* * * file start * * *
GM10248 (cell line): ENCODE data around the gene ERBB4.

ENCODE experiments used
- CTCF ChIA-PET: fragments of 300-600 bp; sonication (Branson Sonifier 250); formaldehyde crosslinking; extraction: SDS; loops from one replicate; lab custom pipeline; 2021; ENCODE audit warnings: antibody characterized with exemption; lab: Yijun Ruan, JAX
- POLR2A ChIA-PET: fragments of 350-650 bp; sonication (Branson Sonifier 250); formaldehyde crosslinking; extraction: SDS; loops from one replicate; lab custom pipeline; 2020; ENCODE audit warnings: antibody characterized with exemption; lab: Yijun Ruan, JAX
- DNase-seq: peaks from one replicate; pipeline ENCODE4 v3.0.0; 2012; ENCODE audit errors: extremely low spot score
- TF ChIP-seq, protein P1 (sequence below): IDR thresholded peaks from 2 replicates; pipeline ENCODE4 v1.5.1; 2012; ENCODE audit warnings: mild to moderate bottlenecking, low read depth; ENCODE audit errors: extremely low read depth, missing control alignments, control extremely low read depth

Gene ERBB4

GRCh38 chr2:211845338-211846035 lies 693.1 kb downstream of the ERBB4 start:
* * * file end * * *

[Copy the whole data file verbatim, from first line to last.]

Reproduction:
GM10248 (cell line): ENCODE data around the gene ERBB4.

ENCODE experiments used
- CTCF ChIA-PET: fragments of 300-600 bp; sonication (Branson Sonifier 250); formaldehyde crosslinking; extraction: SDS; loops from one replicate; lab custom pipeline; 2021; ENCODE audit warnings: antibody characterized with exemption; lab: Yijun Ruan, JAX
- POLR2A ChIA-PET: fragments of 350-650 bp; sonication (Branson Sonifier 250); formaldehyde crosslinking; extraction: SDS; loops from one replicate; lab custom pipeline; 2020; ENCODE audit warnings: antibody characterized with exemption; lab: Yijun Ruan, JAX
- DNase-seq: peaks from one replicate; pipeline ENCODE4 v3.0.0; 2012; ENCODE audit errors: extremely low spot score
- TF ChIP-seq, protein P1 (sequence below): IDR thresholded peaks from 2 replicates; pipeline ENCODE4 v1.5.1; 2012; ENCODE audit warnings: mild to moderate bottlenecking, low read depth; ENCODE audit errors: extremely low read depth, missing control alignments, control extremely low read depth

Gene ERBB4

GRCh38 chr2:211845338-211846035 lies 693.1 kb downstream of the ERBB4 start: